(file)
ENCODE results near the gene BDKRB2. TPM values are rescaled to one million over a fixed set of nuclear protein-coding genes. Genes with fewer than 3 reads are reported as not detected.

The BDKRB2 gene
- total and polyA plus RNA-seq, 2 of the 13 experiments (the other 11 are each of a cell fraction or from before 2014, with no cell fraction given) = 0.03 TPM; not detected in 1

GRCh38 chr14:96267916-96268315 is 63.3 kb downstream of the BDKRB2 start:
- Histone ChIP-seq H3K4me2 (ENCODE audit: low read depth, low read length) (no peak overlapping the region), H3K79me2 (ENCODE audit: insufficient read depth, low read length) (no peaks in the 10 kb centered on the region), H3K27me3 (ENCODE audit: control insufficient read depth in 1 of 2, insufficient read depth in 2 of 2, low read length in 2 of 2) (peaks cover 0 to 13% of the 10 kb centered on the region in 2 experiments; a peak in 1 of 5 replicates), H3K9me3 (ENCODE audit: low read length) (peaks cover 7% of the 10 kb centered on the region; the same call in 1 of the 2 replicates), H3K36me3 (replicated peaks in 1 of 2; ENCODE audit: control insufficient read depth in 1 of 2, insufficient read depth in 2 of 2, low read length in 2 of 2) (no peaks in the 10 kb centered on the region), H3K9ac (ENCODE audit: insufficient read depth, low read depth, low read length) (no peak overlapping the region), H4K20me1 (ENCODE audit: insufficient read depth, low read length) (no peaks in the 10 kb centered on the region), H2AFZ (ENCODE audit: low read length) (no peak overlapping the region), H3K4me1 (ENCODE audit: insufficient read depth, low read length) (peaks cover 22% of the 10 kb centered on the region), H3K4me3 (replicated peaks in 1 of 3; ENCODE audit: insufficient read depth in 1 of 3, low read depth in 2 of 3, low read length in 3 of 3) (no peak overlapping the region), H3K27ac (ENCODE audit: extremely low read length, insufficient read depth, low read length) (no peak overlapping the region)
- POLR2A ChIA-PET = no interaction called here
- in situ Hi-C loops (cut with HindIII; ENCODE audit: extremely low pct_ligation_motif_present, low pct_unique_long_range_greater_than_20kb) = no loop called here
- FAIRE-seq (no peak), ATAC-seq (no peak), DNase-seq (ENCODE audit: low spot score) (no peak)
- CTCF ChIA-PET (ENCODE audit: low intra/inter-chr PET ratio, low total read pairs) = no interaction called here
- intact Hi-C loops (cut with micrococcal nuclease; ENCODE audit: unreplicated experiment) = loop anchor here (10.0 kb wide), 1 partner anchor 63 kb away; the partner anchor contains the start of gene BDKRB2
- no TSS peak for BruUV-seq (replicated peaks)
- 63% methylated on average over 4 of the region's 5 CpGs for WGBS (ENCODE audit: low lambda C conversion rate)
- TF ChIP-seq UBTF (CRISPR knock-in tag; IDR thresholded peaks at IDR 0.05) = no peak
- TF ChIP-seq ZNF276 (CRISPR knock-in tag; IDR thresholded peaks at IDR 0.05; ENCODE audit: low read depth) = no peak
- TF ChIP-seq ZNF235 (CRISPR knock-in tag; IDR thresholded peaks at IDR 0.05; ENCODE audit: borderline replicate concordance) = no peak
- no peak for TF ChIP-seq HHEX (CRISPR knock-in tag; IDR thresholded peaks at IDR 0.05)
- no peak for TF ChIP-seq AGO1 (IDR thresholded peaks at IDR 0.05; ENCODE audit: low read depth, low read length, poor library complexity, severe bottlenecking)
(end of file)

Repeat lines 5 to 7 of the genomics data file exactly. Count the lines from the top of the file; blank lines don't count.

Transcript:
- Histone ChIP-seq H3K4me2 (ENCODE audit: low read depth, low read length) (no peak overlapping the region), H3K79me2 (ENCODE audit: insufficient read depth, low read length) (no peaks in the 10 kb centered on the region), H3K27me3 (ENCODE audit: control insufficient read depth in 1 of 2, insufficient read depth in 2 of 2, low read length in 2 of 2) (peaks cover 0 to 13% of the 10 kb centered on the region in 2 experiments; a peak in 1 of 5 replicates), H3K9me3 (ENCODE audit: low read length) (peaks cover 7% of the 10 kb centered on the region; the same call in 1 of the 2 replicates), H3K36me3 (replicated peaks in 1 of 2; ENCODE audit: control insufficient read depth in 1 of 2, insufficient read depth in 2 of 2, low read length in 2 of 2) (no peaks in the 10 kb centered on the region), H3K9ac (ENCODE audit: insufficient read depth, low read depth, low read length) (no peak overlapping the region), H4K20me1 (ENCODE audit: insufficient read depth, low read length) (no peaks in the 10 kb centered on the region), H2AFZ (ENCODE audit: low read length) (no peak overlapping the region), H3K4me1 (ENCODE audit: insufficient read depth, low read length) (peaks cover 22% of the 10 kb centered on the region), H3K4me3 (replicated peaks in 1 of 3; ENCODE audit: insufficient read depth in 1 of 3, low read depth in 2 of 3, low read length in 3 of 3) (no peak overlapping the region), H3K27ac (ENCODE audit: extremely low read length, insufficient read depth, low read length) (no peak overlapping the region)
- POLR2A ChIA-PET = no interaction called here
- in situ Hi-C loops (cut with HindIII; ENCODE audit: extremely low pct_ligation_motif_present, low pct_unique_long_range_greater_than_20kb) = no loop called here